Nicole has been saving all her life for this moment. She was denied an allowance growing up; instead she spent summers working as a camp counselor and weekend afternoons tutoring bratty kids. Now she has enough to buy a car. She’s not sure she’ll have a chance like this again to make the right choice.
She starts to research cars exhaustively. At first, it’s the pricey and shiny cars that catch her attention. An Audi TT perhaps, or a Mercedes SLK. But reality intrudes as she learns more about cars, and she realizes that those cars won’t give her the stability she ultimately wants. She lacks the credit to lease a car, and she’s always envisioned herself owning a car anyway.
She doesn’t want to waste decades’ worth of savings just to become carless once more. The glitzy cars steadily lose their luster, as it becomes clear what a liability they are, and how quickly they depreciate. No, she realizes, she needs a car that can remain reliable for decades. She starts to pore over the Toyota Carollas, and the Honda Civics, cars she had initially reject out of hand. Their reputation for reliability and low maintenance costs slowly win her over. Their low initial cost, plus their low ongoing maintenance requirements, virtually ensure she’ll always be able to afford running them.
Sure, those Japanese econo-boxes may look a little hum-drum. But she won’t go broke keeping one around. Nor will she get stuck on the side of a freeway one night, feeling alone and abandoned. She spends many hours deciding on choosing a car, thinking logically and calmly about which one will suit her needs for decades to come.
Finally, she chooses one. It doesn’t make any of her friends jealous. Her rivals have a quiet laugh at her. But that’s okay, because she’s content to just have a car all to herself, to enjoy for a long time. And while all cars lose value over time, to her it’s just the opposite; with each passing year her attachment to it grows.
Nikki – a name well suited for this free spirit. Growing up, her father always gave her what she asked – she was his princess after all. Daddy showed her that working to get what you want is just something losers do, because they don’t have a Daddy that loves them.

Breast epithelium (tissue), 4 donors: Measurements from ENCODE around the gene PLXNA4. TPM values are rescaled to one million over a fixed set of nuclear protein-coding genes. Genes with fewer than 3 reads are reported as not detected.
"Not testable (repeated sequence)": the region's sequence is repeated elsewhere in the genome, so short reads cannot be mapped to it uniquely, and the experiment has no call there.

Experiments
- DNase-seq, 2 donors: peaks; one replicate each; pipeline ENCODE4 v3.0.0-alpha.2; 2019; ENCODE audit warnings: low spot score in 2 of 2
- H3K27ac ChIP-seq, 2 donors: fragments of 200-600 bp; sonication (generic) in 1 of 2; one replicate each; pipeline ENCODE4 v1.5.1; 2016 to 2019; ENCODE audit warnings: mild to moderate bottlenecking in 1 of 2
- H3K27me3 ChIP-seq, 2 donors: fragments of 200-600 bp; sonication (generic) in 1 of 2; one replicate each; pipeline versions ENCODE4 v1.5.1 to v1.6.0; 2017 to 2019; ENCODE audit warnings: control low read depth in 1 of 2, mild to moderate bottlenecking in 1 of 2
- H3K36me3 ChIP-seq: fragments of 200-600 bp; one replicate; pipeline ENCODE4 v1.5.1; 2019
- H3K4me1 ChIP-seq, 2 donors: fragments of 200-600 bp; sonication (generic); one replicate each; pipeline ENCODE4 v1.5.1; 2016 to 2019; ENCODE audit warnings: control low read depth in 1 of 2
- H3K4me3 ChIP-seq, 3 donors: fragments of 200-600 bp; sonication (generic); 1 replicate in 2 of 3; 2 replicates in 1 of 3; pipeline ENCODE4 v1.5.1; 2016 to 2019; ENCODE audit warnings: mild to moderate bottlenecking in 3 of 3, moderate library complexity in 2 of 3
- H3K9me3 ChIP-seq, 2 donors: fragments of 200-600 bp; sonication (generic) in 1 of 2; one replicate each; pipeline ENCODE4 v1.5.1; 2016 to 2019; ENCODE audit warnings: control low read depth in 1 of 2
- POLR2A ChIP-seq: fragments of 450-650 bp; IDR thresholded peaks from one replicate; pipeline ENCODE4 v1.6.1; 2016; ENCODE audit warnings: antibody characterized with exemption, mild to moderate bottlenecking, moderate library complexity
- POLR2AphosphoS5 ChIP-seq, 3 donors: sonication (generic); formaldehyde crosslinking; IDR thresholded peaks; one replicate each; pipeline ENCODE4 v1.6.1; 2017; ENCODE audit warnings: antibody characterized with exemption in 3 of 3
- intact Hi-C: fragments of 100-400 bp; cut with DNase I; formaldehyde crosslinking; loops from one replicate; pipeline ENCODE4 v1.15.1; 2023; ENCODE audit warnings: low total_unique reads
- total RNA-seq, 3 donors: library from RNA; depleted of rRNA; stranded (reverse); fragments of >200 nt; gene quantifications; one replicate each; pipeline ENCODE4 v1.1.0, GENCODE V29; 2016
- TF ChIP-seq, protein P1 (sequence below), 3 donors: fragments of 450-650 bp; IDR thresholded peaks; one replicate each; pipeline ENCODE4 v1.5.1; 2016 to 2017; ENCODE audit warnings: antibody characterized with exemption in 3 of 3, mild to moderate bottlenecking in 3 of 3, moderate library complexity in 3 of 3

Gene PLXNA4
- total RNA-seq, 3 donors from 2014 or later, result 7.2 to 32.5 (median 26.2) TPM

As her sweet sixteen approached, she knew she HAD to have a car. Among her circle of friends, she’d be a nobody without one. And it would be even worse if she came to school in something as hideous as a Toyota. Even a Lexus would be questionable. It had to be European. Nikki didn’t want to have to come early to school every morning, just to hide the modest car she drove.
To show what a unique individual she was, she had to get a car that none of her friends had. Porsche Cayenne, Mercedes GLK – all old hat. It wasn’t long until she settled on one – the Range Rover. She had vaguely heard of them being unreliable, but she found that with enough begging and pleading, Daddy agreed to sign the lease for her.
Years pass, and Nikki keeps leasing new cars. As she gets on in years, Daddy starts to get fed up with her dependence on him. Not to mention, his retirement accounts aren’t getting any bigger, while Mommy can’t help renovating a kitchen she never uses. Daddy gives less and less money to Nikki for her new car leases. One day, after Nikki complains that “all the good cars are taken” by people spending more, Daddy decides he’s had enough, and cuts Nikki off completely.
Nikki despairs. She can’t afford a new car lease, or even insurance payments on a car. Without the crutch of her shiny trappings, her friends aren’t too fond of keeping her around either. She shudders, but eventually concedes: she must buy a bus pass.
She starts to take the bus every day. She comes to befriend Jules, a retarded homeless black man, who is enamored of his own incontinence while aboard the bus. But even Jules isn’t enough to tide her over – the despair of a lush life lost is too much for Nikki. Depression takes hold as she sees no end to her life on public transit – she has only her siamese cats and pints of Rocky Road to console her now.
Read More: Open Letter To American Fathers